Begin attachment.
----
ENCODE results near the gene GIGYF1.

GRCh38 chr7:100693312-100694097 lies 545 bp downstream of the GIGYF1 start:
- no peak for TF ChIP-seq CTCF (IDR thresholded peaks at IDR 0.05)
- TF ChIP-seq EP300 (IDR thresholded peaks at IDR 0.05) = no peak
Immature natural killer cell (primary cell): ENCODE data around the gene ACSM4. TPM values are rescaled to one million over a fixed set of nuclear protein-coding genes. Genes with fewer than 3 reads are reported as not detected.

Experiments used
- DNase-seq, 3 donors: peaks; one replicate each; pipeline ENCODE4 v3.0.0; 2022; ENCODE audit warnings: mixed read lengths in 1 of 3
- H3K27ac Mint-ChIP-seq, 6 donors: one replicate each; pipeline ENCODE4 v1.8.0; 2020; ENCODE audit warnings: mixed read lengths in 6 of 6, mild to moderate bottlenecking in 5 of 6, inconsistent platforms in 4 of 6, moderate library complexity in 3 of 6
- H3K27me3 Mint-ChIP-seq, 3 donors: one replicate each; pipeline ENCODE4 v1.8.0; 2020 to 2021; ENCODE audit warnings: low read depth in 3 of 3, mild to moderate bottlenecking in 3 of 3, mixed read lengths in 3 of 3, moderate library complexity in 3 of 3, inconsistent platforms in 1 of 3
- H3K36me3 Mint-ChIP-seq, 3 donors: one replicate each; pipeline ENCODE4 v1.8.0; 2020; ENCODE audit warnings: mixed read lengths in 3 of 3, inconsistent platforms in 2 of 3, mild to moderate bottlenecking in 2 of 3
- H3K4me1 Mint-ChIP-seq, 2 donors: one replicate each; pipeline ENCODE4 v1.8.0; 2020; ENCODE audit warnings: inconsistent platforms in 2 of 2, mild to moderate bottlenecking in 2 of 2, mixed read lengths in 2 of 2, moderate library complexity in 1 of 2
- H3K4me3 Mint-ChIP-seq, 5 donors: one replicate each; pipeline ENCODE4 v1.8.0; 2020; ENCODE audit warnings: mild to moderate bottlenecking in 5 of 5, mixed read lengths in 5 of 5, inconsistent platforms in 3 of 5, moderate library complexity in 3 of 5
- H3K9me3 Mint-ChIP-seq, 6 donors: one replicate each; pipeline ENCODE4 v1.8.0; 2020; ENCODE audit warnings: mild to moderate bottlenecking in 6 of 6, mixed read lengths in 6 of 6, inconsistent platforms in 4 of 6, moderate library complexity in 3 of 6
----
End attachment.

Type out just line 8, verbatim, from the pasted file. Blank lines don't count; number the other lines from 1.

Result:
- H3K27ac Mint-ChIP-seq, 6 donors: one replicate each; pipeline ENCODE4 v1.8.0; 2020; ENCODE audit warnings: mixed read lengths in 6 of 6, mild to moderate bottlenecking in 5 of 6, inconsistent platforms in 4 of 6, moderate library complexity in 3 of 6